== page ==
1 Governance and Accountability Institute. (June 2, 2014). Flash Report: Seventy-Two Percent(72%) of the S&P Index Published Corporate Sustainability Reports in 2013 —Dramatically Up from 52% in 2012 & Just About 20% in 2011. 

Walmart. (May 7, 2014). Factsheet: Walmart Solar/Renewable Energy Commitments.

Schuyler, M. & Berkowitz, C. (2009). Developing Talent Through Community Involvement: A

Winning Formula for Capital One. People & Strategy, 32(1), pp. 46-53.

Nokia. (2011). Nokia Sustainability Report 2011.

Kingfish. (2013). Net Positive‒The Start of our Journey Report for 2012/13.

6 Financial Reporting Council. (2009). Rising to the challenge: A review of narrative reporting by

UK listed companies.

7 Perera, A., Putt Del Pino, S., and Oliveira, B. (2013). Aligning Profit and Environmental

Sustainability: Stories from Industry. Working Paper. Washington, DC: World Resources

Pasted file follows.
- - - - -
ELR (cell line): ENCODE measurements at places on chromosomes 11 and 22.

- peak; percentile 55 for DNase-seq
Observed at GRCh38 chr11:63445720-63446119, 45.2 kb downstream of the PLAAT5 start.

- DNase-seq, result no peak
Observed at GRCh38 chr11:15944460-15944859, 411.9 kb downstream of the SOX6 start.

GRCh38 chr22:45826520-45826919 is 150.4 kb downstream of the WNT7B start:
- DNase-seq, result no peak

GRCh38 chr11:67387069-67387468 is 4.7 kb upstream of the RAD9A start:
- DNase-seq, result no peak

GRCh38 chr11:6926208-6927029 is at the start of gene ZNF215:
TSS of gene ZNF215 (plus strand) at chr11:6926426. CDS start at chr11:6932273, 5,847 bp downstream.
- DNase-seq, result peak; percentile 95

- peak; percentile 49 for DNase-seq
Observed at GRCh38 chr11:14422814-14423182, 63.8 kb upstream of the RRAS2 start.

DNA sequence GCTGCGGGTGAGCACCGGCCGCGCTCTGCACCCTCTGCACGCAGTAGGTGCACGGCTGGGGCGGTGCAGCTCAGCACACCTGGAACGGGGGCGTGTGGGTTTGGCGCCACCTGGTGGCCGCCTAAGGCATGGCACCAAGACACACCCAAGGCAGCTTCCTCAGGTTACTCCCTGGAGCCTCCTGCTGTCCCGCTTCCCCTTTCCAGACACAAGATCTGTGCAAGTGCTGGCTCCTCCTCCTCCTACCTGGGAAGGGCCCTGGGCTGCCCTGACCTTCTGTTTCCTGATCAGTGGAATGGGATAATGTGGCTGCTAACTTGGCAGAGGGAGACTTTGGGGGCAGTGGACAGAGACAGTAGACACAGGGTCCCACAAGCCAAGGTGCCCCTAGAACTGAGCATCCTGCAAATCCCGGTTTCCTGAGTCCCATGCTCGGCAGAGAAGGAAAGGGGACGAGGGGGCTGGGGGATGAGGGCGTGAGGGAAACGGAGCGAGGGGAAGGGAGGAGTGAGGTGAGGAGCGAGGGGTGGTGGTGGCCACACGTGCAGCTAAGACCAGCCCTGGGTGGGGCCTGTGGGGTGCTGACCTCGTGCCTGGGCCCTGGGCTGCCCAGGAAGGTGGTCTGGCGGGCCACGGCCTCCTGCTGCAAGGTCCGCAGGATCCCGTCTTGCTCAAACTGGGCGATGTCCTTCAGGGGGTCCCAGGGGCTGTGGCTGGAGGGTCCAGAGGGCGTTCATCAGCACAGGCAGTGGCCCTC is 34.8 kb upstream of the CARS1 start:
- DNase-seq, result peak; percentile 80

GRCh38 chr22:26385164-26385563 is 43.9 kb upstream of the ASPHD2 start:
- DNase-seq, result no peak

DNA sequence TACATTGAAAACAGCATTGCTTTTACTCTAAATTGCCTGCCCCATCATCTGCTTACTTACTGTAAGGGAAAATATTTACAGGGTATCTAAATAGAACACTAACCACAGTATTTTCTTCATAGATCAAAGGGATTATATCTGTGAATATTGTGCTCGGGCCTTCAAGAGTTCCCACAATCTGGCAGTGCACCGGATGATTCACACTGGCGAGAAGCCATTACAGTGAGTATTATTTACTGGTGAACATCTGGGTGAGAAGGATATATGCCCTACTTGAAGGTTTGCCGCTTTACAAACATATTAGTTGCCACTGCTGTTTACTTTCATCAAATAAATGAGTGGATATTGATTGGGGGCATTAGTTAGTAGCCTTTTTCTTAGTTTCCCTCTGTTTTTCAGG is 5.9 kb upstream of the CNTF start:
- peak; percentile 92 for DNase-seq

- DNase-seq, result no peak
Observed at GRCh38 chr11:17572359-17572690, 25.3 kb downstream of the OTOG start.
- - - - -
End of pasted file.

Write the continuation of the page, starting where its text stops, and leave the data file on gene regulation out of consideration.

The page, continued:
Institute.

8 Rainforest Alliance, BBMB and Domtar. (June 4, 2014). The New Sustainability Narrative.

Tapping into Meaning and Purpose: Innovation Workshop Report.

Starbucks Corporation. (2014). Starbucks™Shared Planet™.

10 The Coca-Cola Company. (2014). Coca-Cola 2013/2014 Sustainability Report.

11 Sustainable Brands. (November 12, 2012). Why Sustainable Brands Must Get Social To Survive.

12 Ben and Jerry’s. (2014). 2013 Social & Environmental Assessment Report.